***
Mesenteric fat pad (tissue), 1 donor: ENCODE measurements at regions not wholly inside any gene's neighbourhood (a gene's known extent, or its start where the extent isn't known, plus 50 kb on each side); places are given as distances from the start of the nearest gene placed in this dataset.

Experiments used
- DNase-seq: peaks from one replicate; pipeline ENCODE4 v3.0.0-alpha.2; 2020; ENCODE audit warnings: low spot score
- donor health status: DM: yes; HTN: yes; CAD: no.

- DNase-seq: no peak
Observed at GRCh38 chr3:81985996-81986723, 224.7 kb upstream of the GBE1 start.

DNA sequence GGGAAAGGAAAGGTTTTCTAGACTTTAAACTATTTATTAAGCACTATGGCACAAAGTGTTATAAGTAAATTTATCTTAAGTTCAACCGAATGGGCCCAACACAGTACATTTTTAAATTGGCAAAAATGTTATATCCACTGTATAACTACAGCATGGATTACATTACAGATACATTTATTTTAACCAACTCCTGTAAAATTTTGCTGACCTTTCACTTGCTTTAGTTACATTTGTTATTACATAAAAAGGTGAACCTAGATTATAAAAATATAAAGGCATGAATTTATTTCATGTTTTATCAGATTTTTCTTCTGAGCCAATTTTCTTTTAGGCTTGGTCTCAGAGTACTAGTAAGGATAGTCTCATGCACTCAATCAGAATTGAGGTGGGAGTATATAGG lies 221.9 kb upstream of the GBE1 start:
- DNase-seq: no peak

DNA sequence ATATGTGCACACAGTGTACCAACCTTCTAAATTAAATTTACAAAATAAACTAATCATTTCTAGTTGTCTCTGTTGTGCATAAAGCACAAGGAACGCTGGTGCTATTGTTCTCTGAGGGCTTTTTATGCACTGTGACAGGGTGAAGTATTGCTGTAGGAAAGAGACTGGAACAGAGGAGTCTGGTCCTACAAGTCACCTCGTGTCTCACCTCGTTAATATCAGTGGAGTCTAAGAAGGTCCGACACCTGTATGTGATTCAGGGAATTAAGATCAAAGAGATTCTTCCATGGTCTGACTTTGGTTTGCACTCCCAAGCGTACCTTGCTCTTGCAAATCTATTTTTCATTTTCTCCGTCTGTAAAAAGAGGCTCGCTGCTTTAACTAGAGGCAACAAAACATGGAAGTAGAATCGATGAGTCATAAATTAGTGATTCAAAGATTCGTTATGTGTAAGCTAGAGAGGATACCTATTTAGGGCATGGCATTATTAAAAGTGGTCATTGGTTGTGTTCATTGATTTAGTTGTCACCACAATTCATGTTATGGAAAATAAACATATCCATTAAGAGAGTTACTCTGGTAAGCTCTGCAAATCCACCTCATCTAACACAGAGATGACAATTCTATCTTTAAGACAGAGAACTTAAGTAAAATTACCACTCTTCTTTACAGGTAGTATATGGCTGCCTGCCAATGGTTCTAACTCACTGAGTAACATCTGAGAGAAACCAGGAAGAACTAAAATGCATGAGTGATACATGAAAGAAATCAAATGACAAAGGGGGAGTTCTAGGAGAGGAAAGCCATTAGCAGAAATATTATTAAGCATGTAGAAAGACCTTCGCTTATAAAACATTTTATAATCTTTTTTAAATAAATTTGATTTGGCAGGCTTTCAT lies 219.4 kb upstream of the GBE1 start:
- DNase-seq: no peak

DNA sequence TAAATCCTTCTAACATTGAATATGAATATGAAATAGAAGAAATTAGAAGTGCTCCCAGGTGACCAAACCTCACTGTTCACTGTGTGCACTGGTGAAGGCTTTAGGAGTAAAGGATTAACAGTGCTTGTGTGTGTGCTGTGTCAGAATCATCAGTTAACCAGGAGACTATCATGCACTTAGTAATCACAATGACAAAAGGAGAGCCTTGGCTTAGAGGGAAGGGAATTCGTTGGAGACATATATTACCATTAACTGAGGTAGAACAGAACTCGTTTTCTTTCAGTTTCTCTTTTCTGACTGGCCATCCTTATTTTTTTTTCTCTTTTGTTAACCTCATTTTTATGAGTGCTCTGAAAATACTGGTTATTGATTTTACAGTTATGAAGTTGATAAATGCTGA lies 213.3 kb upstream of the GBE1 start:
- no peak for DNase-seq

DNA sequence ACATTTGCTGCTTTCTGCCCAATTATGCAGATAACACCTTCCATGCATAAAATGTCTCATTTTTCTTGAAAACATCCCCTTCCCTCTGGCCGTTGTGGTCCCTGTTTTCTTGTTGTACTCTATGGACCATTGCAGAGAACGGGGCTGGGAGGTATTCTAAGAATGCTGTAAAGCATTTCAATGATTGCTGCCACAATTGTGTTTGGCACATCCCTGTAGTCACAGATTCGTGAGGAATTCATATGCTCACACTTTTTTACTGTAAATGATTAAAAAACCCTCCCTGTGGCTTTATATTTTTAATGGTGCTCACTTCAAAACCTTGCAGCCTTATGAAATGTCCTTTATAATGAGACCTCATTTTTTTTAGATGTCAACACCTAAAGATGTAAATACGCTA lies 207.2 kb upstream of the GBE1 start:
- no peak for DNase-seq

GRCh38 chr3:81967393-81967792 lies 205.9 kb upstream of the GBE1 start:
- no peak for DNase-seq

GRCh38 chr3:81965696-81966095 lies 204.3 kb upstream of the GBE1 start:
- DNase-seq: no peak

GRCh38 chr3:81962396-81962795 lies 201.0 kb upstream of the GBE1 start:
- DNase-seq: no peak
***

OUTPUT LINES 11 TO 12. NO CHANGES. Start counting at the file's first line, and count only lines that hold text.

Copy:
DNA sequence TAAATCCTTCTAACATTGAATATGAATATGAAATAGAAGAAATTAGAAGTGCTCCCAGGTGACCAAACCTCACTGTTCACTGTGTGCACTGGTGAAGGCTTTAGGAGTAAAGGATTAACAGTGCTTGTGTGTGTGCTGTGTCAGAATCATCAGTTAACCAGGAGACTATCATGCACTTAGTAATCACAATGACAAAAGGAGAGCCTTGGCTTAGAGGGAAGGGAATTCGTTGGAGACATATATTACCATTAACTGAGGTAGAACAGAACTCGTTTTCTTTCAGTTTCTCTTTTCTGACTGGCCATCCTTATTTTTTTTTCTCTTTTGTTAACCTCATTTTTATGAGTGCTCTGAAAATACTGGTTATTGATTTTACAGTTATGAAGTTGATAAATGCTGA lies 213.3 kb upstream of the GBE1 start:
- no peak for DNase-seq